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Te Pito Te Henua, or Easter Island, by William J. Thompson, [1891], at


The natives did not attach any moral delinquency to the practice of thieving. They had a god of thieving, and successful operations were believed to be accomplished under his patronage, and only detected when not sanctioned by that spirit. The detected thief was made to suffer for his crime by an established system of retaliation peculiar to themselves, but the individual never lost caste or the respect of his friends. Thieves caught in the act might be beaten, knocked about, and the aggressor was permitted to offer no resistance in the efforts to escape, although he might be the largest and most powerful. Before the retaliation could be enforced, the theft had to be proven and fixed beyond question, then the plundered individual was at liberty to recover the value of the loss from any property available belonging to the robber, and in the event of the value not being recovered, articles of value could be destroyed to equalize the amount. Retaliation for theft could be enforced by the weak and feeble against the strong and powerful, and, any resistance would call to their aid the entire community.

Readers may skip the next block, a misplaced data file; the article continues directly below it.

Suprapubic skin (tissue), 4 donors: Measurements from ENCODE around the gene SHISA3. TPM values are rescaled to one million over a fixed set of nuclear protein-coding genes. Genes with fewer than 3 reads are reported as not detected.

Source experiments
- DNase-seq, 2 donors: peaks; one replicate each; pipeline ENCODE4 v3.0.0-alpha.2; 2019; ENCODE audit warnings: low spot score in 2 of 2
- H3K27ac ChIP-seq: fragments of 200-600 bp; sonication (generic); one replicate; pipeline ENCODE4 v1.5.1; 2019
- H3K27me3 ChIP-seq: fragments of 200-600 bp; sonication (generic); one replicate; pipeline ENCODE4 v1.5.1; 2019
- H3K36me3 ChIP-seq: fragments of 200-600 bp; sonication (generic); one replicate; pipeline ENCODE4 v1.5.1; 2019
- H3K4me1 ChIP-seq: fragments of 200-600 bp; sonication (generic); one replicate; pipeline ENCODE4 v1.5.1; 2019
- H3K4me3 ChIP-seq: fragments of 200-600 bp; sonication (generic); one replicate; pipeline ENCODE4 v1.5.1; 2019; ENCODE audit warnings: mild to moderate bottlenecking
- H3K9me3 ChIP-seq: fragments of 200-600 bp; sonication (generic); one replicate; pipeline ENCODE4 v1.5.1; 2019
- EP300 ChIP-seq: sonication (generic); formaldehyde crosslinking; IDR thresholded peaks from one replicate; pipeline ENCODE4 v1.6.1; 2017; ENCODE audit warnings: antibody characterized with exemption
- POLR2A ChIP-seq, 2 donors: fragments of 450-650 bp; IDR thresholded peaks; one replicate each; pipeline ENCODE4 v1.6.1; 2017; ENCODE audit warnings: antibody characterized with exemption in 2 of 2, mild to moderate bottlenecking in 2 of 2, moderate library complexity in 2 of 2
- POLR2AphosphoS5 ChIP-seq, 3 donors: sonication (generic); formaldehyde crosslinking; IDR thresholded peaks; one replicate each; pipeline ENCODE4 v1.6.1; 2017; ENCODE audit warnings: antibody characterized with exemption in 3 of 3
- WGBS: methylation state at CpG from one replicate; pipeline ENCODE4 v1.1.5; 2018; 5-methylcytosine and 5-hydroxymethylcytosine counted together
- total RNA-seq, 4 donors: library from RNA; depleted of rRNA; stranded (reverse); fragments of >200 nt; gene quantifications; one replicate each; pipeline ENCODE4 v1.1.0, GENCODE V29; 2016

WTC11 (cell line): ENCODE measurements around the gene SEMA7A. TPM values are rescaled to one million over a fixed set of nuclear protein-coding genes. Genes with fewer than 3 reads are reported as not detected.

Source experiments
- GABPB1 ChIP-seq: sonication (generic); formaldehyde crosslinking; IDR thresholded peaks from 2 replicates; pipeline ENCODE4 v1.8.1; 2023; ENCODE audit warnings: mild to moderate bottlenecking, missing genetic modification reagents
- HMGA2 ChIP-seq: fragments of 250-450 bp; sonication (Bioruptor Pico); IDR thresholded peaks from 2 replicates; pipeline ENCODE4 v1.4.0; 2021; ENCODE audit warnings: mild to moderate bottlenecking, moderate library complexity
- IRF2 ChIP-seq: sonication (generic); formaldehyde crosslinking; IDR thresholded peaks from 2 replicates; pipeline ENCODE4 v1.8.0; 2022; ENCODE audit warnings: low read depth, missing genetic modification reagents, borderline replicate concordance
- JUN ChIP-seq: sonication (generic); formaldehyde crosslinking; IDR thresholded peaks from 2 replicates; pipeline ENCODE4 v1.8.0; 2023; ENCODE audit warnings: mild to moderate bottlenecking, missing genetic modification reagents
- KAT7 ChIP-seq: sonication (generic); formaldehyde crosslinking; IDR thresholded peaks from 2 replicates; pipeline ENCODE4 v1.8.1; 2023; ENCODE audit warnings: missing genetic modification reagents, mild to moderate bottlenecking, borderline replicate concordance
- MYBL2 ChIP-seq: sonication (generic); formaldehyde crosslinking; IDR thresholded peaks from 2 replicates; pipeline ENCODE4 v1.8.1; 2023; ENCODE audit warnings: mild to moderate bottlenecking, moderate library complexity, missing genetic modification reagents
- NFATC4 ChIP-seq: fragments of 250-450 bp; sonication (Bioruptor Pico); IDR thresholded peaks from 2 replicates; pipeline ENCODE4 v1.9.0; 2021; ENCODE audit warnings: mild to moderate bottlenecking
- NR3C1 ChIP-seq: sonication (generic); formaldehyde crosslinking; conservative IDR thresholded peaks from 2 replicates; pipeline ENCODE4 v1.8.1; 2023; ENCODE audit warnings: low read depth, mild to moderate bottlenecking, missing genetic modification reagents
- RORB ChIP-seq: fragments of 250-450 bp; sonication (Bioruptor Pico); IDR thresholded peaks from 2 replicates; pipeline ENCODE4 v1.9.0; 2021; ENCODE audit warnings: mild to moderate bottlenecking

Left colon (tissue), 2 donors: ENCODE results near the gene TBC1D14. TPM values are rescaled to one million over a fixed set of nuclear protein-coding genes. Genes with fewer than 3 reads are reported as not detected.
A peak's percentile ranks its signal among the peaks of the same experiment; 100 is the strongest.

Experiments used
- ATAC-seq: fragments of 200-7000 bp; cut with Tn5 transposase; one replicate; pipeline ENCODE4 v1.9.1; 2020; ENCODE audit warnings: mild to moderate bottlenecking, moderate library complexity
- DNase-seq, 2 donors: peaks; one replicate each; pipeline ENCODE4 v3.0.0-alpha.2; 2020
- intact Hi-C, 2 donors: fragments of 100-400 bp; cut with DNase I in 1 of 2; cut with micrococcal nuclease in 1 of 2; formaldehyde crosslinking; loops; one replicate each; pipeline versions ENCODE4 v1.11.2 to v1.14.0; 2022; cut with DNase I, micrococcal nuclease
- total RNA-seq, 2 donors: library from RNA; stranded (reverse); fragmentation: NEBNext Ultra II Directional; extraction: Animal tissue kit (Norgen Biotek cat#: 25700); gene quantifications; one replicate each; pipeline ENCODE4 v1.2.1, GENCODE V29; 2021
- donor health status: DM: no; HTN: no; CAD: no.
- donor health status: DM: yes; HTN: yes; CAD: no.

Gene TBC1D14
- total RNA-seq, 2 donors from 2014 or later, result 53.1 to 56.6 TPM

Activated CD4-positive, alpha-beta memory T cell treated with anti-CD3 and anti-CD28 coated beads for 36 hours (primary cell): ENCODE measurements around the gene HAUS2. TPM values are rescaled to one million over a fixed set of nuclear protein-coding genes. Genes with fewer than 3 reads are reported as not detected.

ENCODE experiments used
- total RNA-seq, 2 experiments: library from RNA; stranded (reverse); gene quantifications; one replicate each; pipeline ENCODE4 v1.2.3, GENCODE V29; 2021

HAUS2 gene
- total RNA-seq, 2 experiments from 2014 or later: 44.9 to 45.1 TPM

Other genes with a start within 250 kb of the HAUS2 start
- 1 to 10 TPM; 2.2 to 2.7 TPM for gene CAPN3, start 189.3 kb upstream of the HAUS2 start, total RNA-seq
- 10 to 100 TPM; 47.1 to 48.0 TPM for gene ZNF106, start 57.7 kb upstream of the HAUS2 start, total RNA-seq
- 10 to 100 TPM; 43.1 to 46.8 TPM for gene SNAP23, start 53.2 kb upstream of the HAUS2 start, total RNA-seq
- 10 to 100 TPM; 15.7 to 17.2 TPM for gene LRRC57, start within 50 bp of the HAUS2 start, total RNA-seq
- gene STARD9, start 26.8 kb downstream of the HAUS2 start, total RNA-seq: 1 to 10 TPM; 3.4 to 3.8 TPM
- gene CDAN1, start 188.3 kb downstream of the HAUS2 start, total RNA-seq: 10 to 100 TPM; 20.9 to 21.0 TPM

The rite of circumcision, so common throughout Polynesia, is unknown here, and their language contains no equivalent word for it. At the present time, all the natives have professed Christianity, and the ancient customs have been replaced by the ceremonies of the church to a great extent, but since the departure of the missionaries there has been a tendency to return to the old ideas, and many superstitions and practices are mingled with their religion. The marriage ceremony is performed by the acting priest in the church, but the practice is permitted with children who have not reached the age of puberty, and the betrothal is conducted by parents, the relations of the female paying a stipulated amount, generally in food to be consumed by the friends at the feast given to celebrate the event. It, is not certain that polygamy ever existed, but an ancient custom permitted the husband to sell or lease his wife to another for a stated term. On account of the disproportion in the number of the sexes, celibacy was a matter of necessity, and

p. 466

probably originated this custom. Love of family is a strong trait in their character; children are fondly cared for, and the desire for offspring is general.

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